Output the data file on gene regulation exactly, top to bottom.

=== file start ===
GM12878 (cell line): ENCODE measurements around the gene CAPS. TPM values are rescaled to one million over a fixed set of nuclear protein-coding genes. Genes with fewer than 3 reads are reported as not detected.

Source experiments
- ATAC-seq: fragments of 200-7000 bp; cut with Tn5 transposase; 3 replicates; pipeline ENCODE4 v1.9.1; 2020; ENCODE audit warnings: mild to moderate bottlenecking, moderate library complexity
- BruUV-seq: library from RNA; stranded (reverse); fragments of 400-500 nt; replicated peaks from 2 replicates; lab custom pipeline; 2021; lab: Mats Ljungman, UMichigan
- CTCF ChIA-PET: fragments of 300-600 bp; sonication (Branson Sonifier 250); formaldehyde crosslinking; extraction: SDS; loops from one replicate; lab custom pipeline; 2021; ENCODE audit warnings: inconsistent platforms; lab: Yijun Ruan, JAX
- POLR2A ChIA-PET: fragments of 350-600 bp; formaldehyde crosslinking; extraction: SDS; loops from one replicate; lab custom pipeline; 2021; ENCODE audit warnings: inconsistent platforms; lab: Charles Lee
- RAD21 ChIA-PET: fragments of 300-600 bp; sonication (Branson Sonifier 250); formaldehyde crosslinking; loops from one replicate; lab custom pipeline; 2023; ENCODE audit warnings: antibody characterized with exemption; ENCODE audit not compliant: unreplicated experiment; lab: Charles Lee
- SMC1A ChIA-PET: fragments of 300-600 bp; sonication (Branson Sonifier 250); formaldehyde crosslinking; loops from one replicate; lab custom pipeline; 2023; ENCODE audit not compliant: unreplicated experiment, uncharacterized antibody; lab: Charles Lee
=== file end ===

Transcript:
GM12878 (cell line): ENCODE measurements around the gene CAPS. TPM values are rescaled to one million over a fixed set of nuclear protein-coding genes. Genes with fewer than 3 reads are reported as not detected.

Source experiments
- ATAC-seq: fragments of 200-7000 bp; cut with Tn5 transposase; 3 replicates; pipeline ENCODE4 v1.9.1; 2020; ENCODE audit warnings: mild to moderate bottlenecking, moderate library complexity
- BruUV-seq: library from RNA; stranded (reverse); fragments of 400-500 nt; replicated peaks from 2 replicates; lab custom pipeline; 2021; lab: Mats Ljungman, UMichigan
- CTCF ChIA-PET: fragments of 300-600 bp; sonication (Branson Sonifier 250); formaldehyde crosslinking; extraction: SDS; loops from one replicate; lab custom pipeline; 2021; ENCODE audit warnings: inconsistent platforms; lab: Yijun Ruan, JAX
- POLR2A ChIA-PET: fragments of 350-600 bp; formaldehyde crosslinking; extraction: SDS; loops from one replicate; lab custom pipeline; 2021; ENCODE audit warnings: inconsistent platforms; lab: Charles Lee
- RAD21 ChIA-PET: fragments of 300-600 bp; sonication (Branson Sonifier 250); formaldehyde crosslinking; loops from one replicate; lab custom pipeline; 2023; ENCODE audit warnings: antibody characterized with exemption; ENCODE audit not compliant: unreplicated experiment; lab: Charles Lee
- SMC1A ChIA-PET: fragments of 300-600 bp; sonication (Branson Sonifier 250); formaldehyde crosslinking; loops from one replicate; lab custom pipeline; 2023; ENCODE audit not compliant: unreplicated experiment, uncharacterized antibody; lab: Charles Lee